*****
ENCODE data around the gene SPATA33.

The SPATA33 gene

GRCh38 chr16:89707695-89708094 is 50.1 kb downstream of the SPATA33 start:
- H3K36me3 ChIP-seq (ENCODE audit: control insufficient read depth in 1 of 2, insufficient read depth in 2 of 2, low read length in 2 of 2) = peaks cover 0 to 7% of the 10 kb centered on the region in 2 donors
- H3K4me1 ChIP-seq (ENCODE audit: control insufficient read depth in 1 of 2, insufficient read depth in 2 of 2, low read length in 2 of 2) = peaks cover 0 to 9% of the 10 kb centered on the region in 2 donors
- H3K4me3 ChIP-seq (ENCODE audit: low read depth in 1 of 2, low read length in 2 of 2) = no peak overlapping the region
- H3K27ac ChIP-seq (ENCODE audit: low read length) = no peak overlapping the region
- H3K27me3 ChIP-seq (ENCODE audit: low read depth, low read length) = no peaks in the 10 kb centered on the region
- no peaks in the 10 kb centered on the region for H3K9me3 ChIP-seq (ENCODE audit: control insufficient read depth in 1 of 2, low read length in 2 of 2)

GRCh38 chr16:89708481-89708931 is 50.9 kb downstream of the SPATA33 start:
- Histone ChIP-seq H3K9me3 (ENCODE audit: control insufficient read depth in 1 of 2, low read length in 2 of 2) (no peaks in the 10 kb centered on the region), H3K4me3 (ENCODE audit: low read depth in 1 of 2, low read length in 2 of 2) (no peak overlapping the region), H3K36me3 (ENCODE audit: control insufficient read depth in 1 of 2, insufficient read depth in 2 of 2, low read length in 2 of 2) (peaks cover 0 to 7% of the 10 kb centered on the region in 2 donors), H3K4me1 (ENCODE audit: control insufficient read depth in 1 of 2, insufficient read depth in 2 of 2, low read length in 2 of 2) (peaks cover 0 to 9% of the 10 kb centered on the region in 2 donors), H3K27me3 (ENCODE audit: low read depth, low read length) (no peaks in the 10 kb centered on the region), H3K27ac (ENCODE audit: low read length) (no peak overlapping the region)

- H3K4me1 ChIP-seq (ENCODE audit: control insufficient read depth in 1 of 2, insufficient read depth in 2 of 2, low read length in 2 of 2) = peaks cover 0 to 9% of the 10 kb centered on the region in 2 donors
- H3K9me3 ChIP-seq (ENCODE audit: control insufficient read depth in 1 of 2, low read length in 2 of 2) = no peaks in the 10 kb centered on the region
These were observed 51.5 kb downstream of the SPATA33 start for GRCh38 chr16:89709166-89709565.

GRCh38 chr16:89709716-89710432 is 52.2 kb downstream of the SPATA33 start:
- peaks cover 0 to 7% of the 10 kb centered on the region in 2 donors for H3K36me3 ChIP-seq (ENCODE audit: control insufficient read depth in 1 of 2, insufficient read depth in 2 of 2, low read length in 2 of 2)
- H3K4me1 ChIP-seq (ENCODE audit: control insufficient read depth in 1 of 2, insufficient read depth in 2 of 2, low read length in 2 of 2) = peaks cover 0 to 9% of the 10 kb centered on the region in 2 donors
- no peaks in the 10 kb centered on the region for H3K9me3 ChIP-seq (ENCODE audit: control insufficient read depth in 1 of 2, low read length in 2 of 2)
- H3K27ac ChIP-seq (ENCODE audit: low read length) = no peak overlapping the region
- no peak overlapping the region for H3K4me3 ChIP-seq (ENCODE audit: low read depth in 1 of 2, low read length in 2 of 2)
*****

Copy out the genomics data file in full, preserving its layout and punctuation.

ENCODE data around the gene SPATA33.

The SPATA33 gene

GRCh38 chr16:89707695-89708094 is 50.1 kb downstream of the SPATA33 start:
- H3K36me3 ChIP-seq (ENCODE audit: control insufficient read depth in 1 of 2, insufficient read depth in 2 of 2, low read length in 2 of 2) = peaks cover 0 to 7% of the 10 kb centered on the region in 2 donors
- H3K4me1 ChIP-seq (ENCODE audit: control insufficient read depth in 1 of 2, insufficient read depth in 2 of 2, low read length in 2 of 2) = peaks cover 0 to 9% of the 10 kb centered on the region in 2 donors
- H3K4me3 ChIP-seq (ENCODE audit: low read depth in 1 of 2, low read length in 2 of 2) = no peak overlapping the region
- H3K27ac ChIP-seq (ENCODE audit: low read length) = no peak overlapping the region
- H3K27me3 ChIP-seq (ENCODE audit: low read depth, low read length) = no peaks in the 10 kb centered on the region
- no peaks in the 10 kb centered on the region for H3K9me3 ChIP-seq (ENCODE audit: control insufficient read depth in 1 of 2, low read length in 2 of 2)

GRCh38 chr16:89708481-89708931 is 50.9 kb downstream of the SPATA33 start:
- Histone ChIP-seq H3K9me3 (ENCODE audit: control insufficient read depth in 1 of 2, low read length in 2 of 2) (no peaks in the 10 kb centered on the region), H3K4me3 (ENCODE audit: low read depth in 1 of 2, low read length in 2 of 2) (no peak overlapping the region), H3K36me3 (ENCODE audit: control insufficient read depth in 1 of 2, insufficient read depth in 2 of 2, low read length in 2 of 2) (peaks cover 0 to 7% of the 10 kb centered on the region in 2 donors), H3K4me1 (ENCODE audit: control insufficient read depth in 1 of 2, insufficient read depth in 2 of 2, low read length in 2 of 2) (peaks cover 0 to 9% of the 10 kb centered on the region in 2 donors), H3K27me3 (ENCODE audit: low read depth, low read length) (no peaks in the 10 kb centered on the region), H3K27ac (ENCODE audit: low read length) (no peak overlapping the region)

- H3K4me1 ChIP-seq (ENCODE audit: control insufficient read depth in 1 of 2, insufficient read depth in 2 of 2, low read length in 2 of 2) = peaks cover 0 to 9% of the 10 kb centered on the region in 2 donors
- H3K9me3 ChIP-seq (ENCODE audit: control insufficient read depth in 1 of 2, low read length in 2 of 2) = no peaks in the 10 kb centered on the region
These were observed 51.5 kb downstream of the SPATA33 start for GRCh38 chr16:89709166-89709565.

GRCh38 chr16:89709716-89710432 is 52.2 kb downstream of the SPATA33 start:
- peaks cover 0 to 7% of the 10 kb centered on the region in 2 donors for H3K36me3 ChIP-seq (ENCODE audit: control insufficient read depth in 1 of 2, insufficient read depth in 2 of 2, low read length in 2 of 2)
- H3K4me1 ChIP-seq (ENCODE audit: control insufficient read depth in 1 of 2, insufficient read depth in 2 of 2, low read length in 2 of 2) = peaks cover 0 to 9% of the 10 kb centered on the region in 2 donors
- no peaks in the 10 kb centered on the region for H3K9me3 ChIP-seq (ENCODE audit: control insufficient read depth in 1 of 2, low read length in 2 of 2)
- H3K27ac ChIP-seq (ENCODE audit: low read length) = no peak overlapping the region
- no peak overlapping the region for H3K4me3 ChIP-seq (ENCODE audit: low read depth in 1 of 2, low read length in 2 of 2)